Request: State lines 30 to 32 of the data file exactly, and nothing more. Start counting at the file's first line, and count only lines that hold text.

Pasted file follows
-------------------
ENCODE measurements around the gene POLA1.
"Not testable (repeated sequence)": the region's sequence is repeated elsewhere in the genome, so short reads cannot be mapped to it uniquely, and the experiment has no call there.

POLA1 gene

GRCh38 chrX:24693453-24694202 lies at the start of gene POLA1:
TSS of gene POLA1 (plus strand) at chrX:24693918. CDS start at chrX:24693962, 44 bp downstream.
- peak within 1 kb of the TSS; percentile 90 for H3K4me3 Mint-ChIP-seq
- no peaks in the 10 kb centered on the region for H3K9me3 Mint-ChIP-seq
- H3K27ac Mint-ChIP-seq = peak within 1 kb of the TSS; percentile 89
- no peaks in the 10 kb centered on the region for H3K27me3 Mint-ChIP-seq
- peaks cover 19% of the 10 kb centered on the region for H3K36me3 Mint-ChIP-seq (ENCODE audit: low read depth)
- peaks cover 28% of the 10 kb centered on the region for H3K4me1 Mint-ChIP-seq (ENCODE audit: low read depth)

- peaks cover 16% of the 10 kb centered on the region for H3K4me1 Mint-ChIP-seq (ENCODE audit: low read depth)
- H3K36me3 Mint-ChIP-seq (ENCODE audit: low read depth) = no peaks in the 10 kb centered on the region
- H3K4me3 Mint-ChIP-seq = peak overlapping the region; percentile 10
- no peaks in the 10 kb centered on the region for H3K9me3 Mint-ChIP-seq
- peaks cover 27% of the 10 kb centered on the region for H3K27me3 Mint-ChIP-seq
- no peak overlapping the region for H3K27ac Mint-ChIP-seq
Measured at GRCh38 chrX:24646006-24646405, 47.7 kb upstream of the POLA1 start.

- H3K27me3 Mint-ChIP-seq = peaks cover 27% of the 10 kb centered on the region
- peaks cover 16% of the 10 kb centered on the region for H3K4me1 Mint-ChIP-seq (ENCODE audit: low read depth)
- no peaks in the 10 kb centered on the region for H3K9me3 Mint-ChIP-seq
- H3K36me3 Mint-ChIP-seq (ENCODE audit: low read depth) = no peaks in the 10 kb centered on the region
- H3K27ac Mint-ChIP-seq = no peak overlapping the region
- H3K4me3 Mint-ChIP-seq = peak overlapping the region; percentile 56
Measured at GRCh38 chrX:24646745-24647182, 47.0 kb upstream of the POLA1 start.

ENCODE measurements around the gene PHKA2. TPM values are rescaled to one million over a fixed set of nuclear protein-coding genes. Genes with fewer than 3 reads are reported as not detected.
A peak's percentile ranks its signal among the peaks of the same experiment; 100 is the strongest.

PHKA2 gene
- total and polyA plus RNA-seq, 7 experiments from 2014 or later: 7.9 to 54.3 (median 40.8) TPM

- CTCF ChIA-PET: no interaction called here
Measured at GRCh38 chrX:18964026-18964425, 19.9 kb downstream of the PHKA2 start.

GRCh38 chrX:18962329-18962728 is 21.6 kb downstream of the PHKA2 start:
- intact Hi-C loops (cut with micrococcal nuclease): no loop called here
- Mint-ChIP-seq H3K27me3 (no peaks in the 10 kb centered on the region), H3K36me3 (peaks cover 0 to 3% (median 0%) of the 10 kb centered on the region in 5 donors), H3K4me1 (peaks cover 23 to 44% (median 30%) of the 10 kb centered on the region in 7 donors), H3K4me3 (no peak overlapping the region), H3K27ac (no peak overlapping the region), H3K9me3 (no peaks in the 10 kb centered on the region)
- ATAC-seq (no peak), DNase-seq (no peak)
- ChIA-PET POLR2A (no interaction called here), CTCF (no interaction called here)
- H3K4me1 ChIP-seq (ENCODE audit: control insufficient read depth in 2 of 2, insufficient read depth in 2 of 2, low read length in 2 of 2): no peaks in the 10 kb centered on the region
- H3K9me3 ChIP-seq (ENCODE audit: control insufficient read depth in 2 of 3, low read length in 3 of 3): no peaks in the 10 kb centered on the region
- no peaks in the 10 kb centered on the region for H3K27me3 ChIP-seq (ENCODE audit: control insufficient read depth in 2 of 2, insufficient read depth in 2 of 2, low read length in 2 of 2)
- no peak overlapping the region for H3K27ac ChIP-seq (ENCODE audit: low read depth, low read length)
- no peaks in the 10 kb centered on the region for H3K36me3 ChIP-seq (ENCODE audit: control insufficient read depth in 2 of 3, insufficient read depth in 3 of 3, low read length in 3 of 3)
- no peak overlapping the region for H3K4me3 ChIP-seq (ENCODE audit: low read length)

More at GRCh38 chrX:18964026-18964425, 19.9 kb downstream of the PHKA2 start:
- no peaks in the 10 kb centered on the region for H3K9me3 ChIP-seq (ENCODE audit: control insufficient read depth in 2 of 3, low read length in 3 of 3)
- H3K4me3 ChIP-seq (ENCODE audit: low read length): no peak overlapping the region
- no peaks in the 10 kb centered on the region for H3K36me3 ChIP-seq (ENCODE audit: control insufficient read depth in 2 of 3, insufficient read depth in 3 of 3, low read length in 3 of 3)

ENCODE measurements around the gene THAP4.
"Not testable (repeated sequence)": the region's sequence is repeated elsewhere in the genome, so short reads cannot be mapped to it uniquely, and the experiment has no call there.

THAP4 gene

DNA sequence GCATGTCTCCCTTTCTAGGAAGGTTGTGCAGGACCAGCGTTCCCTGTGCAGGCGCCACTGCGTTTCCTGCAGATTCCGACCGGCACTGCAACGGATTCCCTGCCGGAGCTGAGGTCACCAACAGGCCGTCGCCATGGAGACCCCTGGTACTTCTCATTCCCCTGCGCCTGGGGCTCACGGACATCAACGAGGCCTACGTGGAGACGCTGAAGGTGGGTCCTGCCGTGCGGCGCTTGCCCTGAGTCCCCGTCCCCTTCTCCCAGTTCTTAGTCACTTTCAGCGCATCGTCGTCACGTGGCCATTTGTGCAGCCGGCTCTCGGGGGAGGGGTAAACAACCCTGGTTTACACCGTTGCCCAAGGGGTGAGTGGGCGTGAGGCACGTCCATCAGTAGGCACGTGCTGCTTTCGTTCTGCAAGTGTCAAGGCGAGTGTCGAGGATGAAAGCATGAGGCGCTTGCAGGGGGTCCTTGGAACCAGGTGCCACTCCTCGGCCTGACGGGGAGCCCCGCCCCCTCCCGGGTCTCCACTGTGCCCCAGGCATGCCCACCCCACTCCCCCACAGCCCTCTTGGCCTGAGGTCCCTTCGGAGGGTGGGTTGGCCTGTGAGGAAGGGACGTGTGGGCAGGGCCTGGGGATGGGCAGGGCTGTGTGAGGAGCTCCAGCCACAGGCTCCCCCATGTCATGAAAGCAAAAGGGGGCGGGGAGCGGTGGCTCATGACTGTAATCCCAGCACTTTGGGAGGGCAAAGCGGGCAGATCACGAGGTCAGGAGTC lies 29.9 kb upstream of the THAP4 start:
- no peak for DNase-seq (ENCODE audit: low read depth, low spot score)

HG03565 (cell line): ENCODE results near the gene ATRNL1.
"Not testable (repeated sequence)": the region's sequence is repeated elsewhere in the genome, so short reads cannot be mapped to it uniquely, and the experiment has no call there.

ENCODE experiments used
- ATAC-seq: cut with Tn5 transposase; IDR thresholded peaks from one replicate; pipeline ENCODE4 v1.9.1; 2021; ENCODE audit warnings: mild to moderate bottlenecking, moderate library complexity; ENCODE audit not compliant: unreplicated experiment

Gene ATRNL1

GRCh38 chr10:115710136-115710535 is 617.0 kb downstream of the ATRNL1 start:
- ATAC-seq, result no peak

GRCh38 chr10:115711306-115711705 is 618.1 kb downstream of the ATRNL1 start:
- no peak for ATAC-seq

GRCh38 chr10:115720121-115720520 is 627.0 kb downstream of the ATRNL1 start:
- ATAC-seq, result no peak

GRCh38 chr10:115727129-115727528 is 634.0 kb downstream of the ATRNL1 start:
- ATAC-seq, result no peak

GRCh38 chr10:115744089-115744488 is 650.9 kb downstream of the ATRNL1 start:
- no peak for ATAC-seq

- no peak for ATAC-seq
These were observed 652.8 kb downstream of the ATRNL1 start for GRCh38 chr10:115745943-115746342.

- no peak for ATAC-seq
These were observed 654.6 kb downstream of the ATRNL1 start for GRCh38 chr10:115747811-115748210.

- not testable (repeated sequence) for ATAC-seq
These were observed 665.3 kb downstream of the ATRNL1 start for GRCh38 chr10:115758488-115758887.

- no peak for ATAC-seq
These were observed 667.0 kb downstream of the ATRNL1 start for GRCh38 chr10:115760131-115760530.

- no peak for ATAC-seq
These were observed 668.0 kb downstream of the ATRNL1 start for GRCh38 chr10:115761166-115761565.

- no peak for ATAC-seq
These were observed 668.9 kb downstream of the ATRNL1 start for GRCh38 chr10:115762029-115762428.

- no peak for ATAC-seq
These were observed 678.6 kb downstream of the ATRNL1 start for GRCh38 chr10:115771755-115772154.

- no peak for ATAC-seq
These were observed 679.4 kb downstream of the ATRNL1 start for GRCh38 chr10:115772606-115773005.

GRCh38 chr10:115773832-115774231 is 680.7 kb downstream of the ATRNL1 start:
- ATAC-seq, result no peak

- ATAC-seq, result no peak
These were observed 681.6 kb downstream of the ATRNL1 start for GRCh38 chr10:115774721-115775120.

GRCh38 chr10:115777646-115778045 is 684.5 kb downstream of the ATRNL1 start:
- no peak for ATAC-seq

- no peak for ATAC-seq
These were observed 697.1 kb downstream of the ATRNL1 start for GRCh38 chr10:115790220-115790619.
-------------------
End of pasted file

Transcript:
- CTCF ChIA-PET: no interaction called here
Measured at GRCh38 chrX:18964026-18964425, 19.9 kb downstream of the PHKA2 start.

GRCh38 chrX:18962329-18962728 is 21.6 kb downstream of the PHKA2 start: